Hides and skins trade – a behind the scenes look

Part-time sheep farmer, and managing director of the International School of Tanning Technology in Grahamstown, Dr Clive Jackson-Moss,
talks about the hides and skins industry.

Hides and skins trade
Installation of tanning equipment at a semi-rural small-scale tannery in mount Ayliff in the former Transkei.
Photo: Clive Jackson-Moss

The hides and skins trade of South Africa

What drives the hides and skins market?
Most wet salted hides produced in SA are processed by local tanneries either to finished leather, or to be sold as ‘wet blue’. This is when the hair has been removed and the skin tanned, but not yet dyed or given any leather properties. Wet blue prices are determined internationally.

Most wet salted hides end up as car upholstery or shoe leather. If brokers can export hides or skins for more than they can get locally, they will do so. Most dry hides are exported, but are generally of low quality, as they often come from animals that have died on farms, or have been slaughtered in rural areas and are not salted or preserved in any way. Overseas buyers determine the price.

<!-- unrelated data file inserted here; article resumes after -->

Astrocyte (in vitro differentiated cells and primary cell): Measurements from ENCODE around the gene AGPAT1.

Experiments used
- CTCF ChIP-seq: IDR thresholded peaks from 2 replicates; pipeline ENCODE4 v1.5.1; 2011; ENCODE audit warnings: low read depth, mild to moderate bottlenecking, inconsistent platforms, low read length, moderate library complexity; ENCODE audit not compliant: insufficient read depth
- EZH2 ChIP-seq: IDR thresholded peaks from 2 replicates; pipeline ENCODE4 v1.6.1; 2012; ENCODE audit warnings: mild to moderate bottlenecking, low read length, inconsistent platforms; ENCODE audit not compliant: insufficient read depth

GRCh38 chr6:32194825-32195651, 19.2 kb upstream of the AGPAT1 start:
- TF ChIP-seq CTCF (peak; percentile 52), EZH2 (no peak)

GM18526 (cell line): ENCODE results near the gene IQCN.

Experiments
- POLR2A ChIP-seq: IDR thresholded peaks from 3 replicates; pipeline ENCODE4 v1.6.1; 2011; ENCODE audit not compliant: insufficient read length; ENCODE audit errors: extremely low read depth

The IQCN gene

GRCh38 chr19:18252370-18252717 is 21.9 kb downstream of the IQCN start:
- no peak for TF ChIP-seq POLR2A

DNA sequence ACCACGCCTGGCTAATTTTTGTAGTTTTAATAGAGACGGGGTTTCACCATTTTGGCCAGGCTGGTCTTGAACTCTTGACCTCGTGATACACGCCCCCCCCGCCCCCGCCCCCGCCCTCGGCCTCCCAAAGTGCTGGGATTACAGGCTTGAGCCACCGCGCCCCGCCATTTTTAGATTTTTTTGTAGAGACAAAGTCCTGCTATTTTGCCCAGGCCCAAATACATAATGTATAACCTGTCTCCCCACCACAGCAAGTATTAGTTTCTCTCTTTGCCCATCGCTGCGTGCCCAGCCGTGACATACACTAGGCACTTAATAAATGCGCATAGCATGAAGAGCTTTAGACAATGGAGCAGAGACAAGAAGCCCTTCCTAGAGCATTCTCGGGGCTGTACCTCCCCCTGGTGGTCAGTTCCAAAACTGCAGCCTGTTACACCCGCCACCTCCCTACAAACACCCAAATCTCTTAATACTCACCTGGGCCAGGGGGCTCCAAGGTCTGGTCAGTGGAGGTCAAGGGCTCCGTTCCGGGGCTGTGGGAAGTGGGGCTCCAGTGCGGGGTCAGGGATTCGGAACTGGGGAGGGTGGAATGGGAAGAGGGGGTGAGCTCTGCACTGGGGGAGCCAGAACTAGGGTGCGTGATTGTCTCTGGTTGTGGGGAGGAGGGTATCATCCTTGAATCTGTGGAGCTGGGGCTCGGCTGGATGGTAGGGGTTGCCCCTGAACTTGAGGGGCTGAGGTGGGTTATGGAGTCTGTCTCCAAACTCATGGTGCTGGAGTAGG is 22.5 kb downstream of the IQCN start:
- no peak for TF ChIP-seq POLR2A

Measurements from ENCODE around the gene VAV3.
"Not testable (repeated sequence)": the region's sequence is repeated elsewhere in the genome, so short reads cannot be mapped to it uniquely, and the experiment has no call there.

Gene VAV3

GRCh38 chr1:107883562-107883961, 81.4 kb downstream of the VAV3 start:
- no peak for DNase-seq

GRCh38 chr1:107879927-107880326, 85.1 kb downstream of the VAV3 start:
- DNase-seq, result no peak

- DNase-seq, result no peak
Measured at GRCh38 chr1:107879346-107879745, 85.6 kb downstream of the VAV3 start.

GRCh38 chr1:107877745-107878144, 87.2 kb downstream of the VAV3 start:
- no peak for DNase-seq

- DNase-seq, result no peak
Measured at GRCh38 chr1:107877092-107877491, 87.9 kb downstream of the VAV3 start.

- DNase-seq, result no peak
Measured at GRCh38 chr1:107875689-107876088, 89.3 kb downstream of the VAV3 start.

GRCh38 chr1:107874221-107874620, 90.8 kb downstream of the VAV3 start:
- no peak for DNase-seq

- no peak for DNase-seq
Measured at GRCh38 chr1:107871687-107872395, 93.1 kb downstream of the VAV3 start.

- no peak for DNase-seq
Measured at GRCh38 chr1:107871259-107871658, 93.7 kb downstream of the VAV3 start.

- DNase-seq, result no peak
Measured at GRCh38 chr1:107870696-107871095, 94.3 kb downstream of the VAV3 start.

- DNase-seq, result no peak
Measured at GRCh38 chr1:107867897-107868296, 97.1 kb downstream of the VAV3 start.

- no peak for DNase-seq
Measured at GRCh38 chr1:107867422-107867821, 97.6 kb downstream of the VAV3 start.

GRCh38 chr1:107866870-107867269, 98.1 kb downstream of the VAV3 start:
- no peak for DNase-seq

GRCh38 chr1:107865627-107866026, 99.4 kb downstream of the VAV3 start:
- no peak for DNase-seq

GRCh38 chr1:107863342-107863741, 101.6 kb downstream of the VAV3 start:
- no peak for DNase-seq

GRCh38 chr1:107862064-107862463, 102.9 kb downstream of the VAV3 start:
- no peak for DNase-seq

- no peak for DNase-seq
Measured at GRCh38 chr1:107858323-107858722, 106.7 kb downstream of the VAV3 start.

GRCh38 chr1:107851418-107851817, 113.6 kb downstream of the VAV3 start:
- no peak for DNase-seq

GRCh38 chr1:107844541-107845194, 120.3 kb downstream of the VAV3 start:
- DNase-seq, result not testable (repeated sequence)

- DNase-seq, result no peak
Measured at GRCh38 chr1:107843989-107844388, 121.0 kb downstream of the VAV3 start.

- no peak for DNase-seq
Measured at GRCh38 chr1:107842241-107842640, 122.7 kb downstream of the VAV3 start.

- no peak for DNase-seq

READ: Local food markets: are they the answer

There’s renewed talk that government wants to ban the export of unprocessed raw hides. What is your opinion on this?
Several countries do this with the aim of creating more jobs locally. The downside for the farmer is lower prices, as all hides, irrespective of quality, will then have to be processed. This will cost the tanneries money, as many skins may not survive processing. Consequently, the price of lower quality hides or skins, especially dry hides, are likely to decline.

How do you view the recommendation by the Department of Trade and Industry to introduce an export levy of 60% on wet exports and 40% on semi-processed hides and skins?
The latest information is that sheep skins will not be subject to the export tax. But, that aside, if the tax is implemented, not all hides and skins will suddenly be processed to finished leather. Businesses exporting unprocessed or semi-processed products will probably reduce the price they’re prepared to pay as the tax on top of existing input costs will make our raw material too expensive on the global market.